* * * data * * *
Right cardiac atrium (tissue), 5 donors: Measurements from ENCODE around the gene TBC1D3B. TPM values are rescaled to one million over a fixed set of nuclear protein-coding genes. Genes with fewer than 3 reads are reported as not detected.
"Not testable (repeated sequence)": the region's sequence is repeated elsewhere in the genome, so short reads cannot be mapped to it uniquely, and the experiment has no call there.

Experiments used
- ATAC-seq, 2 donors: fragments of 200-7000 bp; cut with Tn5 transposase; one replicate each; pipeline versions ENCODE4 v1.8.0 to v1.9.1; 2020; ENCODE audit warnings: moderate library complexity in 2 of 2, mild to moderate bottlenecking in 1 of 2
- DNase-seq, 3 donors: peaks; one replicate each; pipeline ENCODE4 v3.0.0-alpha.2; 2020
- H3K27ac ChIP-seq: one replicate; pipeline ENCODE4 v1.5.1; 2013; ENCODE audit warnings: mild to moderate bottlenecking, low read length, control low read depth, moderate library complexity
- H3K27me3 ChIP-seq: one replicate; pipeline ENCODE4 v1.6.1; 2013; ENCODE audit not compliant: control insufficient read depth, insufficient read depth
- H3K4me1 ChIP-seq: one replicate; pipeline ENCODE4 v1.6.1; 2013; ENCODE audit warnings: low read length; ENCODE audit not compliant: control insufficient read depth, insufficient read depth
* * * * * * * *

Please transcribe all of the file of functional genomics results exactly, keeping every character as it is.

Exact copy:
Right cardiac atrium (tissue), 5 donors: Measurements from ENCODE around the gene TBC1D3B. TPM values are rescaled to one million over a fixed set of nuclear protein-coding genes. Genes with fewer than 3 reads are reported as not detected.
"Not testable (repeated sequence)": the region's sequence is repeated elsewhere in the genome, so short reads cannot be mapped to it uniquely, and the experiment has no call there.

Experiments used
- ATAC-seq, 2 donors: fragments of 200-7000 bp; cut with Tn5 transposase; one replicate each; pipeline versions ENCODE4 v1.8.0 to v1.9.1; 2020; ENCODE audit warnings: moderate library complexity in 2 of 2, mild to moderate bottlenecking in 1 of 2
- DNase-seq, 3 donors: peaks; one replicate each; pipeline ENCODE4 v3.0.0-alpha.2; 2020
- H3K27ac ChIP-seq: one replicate; pipeline ENCODE4 v1.5.1; 2013; ENCODE audit warnings: mild to moderate bottlenecking, low read length, control low read depth, moderate library complexity
- H3K27me3 ChIP-seq: one replicate; pipeline ENCODE4 v1.6.1; 2013; ENCODE audit not compliant: control insufficient read depth, insufficient read depth
- H3K4me1 ChIP-seq: one replicate; pipeline ENCODE4 v1.6.1; 2013; ENCODE audit warnings: low read length; ENCODE audit not compliant: control insufficient read depth, insufficient read depth